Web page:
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Tuesday, December 18, 2012

Honoring the Mercury Seven

Everyone remembers Neil Armstrong.  Everyone remembers what he said on the moon: “One small step for man, one giant leap for mankind.”  But how many remember Alan Shepherd, Gus Grissom, or the rest of the Mercury Seven who made Apollo 11 possible?

According to Tom Wolfe in The Right Stuff, America’s first astronauts were larger than life men, test pilots like Tom Cruise’s character Pete “Maverick” Mitchell in the movie Top Gun.  Yet once they joined Project Mercury, they were grounded, and when they rebelled, and insisted that they be allowed to fly, the older, less capable planes they occasionally piloted couldn’t deliver the same thrills as the latest fighter jets.  Thus, they sated their “Need for speed” on the highway, in the fastest sports cars they could get their hands on.

All of them had fine careers to look forward to in their respective branches of the military.  Yet they gave those up, and for what?  To sit in a capsule and be shot into space?  Their fellow test pilots couldn’t understand their reasoning.  The engineers behind Project Mercury hadn’t believed pilots were necessary.  They had envisioned engineers sitting in those capsules, monitoring computerized systems, and providing medical information from all the sensors attached to their bodies.  Of the twenty-six Mercury flights, only six carried astronauts.  The rest were either computer controlled, or guided by the chimpanzees Ham and Enos, who had been conditioned to press all the right controls at the right times, and did so.  Imagine the ribbing the astronauts received from their former comrades.  “Yeah, congratulations on that mission of yours.  Did you enjoy it as much as the monkeys?”

None of these men ever resumed the aviation careers they had previously enjoyed.  For Alan Shepherd and Gus Grissom, their fifteen minutes of fame were literally fifteen minutes locked inside a capsule, as their Redstone rockets lacked the power to launch them into orbit.  John Glenn and Scott Carpenter reached orbit on the newer Atlas rockets, and got five-hour flights, while Wally Schirra followed them with nine hours in space.  Of all the Mercury flights, only Gordon Cooper got the most in return for all the potential flight-time he could have gotten had he stayed in the Air Force, as he logged thirty-four hours before his capsule returned to Earth.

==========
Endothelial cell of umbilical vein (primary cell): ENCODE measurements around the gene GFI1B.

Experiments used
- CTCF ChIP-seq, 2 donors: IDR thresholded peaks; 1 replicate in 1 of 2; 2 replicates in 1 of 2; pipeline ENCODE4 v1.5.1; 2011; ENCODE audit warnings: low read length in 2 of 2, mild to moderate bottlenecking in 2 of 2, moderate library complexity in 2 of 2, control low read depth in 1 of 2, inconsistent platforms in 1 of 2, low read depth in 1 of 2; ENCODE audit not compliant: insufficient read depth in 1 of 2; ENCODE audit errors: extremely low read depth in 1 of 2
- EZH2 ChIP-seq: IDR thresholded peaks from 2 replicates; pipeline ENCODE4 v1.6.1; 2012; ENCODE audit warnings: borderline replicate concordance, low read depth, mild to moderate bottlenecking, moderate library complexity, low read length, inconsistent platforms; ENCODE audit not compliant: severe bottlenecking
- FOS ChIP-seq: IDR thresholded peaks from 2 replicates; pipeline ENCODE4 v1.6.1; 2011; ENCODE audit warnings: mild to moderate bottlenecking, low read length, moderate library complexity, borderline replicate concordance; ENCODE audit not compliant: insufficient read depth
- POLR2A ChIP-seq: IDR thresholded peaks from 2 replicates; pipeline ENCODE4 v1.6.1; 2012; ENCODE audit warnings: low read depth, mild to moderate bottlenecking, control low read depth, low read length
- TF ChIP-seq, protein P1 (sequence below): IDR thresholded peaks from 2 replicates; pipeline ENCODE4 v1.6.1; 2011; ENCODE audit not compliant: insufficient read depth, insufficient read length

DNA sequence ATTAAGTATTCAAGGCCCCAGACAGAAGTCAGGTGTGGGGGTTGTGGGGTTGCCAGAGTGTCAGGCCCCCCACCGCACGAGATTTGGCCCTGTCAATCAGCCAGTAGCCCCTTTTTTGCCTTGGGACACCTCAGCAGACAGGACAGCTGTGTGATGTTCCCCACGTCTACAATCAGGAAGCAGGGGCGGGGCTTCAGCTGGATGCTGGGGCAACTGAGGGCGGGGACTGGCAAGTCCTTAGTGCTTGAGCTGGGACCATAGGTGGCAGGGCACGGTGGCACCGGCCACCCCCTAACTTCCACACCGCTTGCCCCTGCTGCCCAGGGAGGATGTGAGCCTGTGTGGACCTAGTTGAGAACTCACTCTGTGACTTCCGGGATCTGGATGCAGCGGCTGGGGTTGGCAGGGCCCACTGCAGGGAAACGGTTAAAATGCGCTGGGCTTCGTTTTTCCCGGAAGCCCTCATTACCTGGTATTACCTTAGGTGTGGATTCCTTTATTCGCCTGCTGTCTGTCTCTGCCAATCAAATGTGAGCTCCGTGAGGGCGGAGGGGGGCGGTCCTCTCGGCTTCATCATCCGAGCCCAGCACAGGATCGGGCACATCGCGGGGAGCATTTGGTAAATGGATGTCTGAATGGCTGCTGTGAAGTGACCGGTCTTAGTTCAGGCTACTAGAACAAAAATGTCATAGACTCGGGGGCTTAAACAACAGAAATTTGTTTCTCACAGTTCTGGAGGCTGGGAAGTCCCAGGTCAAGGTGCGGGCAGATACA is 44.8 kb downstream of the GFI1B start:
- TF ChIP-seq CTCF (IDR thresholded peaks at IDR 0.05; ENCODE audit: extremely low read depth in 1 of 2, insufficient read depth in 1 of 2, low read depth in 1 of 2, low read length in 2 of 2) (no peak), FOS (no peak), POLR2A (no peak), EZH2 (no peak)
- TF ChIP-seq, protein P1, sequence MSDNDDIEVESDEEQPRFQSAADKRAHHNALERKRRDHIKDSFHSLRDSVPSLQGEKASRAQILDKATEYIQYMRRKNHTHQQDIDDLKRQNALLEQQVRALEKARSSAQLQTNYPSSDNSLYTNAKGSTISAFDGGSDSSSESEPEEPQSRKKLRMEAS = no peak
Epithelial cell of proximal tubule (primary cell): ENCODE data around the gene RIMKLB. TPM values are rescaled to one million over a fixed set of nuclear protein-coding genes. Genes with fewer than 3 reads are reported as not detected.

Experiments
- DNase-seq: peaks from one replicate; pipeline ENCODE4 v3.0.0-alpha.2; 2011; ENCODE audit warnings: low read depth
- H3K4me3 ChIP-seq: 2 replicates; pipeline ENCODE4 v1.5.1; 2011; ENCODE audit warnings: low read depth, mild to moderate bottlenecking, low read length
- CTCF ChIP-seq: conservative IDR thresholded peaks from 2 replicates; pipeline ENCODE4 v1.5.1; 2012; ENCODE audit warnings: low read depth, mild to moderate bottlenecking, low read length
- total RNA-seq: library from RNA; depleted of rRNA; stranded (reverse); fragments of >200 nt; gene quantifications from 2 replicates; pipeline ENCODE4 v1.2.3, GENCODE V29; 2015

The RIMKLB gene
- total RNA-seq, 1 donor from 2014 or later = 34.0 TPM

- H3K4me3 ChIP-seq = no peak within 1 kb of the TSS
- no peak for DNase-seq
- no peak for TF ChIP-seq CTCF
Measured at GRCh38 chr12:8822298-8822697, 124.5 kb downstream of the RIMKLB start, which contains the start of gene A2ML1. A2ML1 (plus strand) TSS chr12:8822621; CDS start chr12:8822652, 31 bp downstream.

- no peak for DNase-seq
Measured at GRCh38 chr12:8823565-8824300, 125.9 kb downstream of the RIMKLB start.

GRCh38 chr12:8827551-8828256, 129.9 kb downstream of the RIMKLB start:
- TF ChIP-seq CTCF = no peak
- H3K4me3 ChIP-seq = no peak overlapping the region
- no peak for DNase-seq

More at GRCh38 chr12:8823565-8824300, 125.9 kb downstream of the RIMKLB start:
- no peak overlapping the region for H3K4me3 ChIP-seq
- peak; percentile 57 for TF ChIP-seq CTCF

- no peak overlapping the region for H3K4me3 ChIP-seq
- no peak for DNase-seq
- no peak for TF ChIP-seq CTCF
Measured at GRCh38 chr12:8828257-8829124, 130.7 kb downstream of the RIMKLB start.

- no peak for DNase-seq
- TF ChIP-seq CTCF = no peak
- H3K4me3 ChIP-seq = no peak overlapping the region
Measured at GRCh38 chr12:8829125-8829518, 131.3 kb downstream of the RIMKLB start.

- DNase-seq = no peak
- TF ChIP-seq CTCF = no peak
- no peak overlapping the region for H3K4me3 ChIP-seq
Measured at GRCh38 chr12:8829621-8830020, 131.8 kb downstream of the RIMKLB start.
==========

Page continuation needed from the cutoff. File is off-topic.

Poor Deke Slayton didn’t even get to fly in a Mercury mission.  Instead, NASA grounded him for medical reasons.

On the day we visited Space View Park in Titusville, Florida, what struck me was all that these seven men gave up to become America’s first seven astronauts.  Certainly, the Mercury missions made no sense to their peers.  After NASA’s initial presentations, virtually all the candidates agreed that the missions represented a divergence from the military careers each had built up to that point.  As Gus Grissom shares in We Seven, after NASA selected him, he asked himself, “Now what in hell do you want to get up on that thing for?”  A few sentences later, he answers himself.  “If my country decided that I was one of the better qualified people for this new mission, then I was proud and happy to help out.”

As my wife and I stood before the Project Mercury memorial, only one other person joined us: an older gentleman, with a cellphone pressed to his ear, leaned against one of the bronze plaques and discussed shipment schedules for his business.  After pausing before each of the other plaques, we left to visit the Gemini and Apollo memorials.  Later, as we headed back to the car, I decided to return, once last time, to the gleaming, silver Mercury 7 symbol.  Two young people now stood before it, and a third stood behind a camera set upon a tripod.  I listened as the young man and woman spoke, introduced the statue, and spoke about the men who had risked their lives, and their careers, to pilot those cramped, experimental capsules. 

Alan Shepherd.  Gus Grissom.  John Glenn.  Scott Carpenter.  Wally Schirra.  Gordon Cooper.  Deke Slayton.  You helped guide NASA's early efforts.  You proved man could survive the launch and reentry processes, and that he could survive beyond Earth's atmosphere.  You inspired a president and a nation, which made Apollo 11 possible.  Without your insistence on making space capsules completely controllable by the pilot, Apollo 13 might have turned out differently. Because of you, America eventually invested in a space shuttle program, and convinced the world to build an International Space Station.  If man ever sets foot on Mars, part of the credit will be yours.  

I will never forget the sacrifices you made for all of us.

Dragon Dave  

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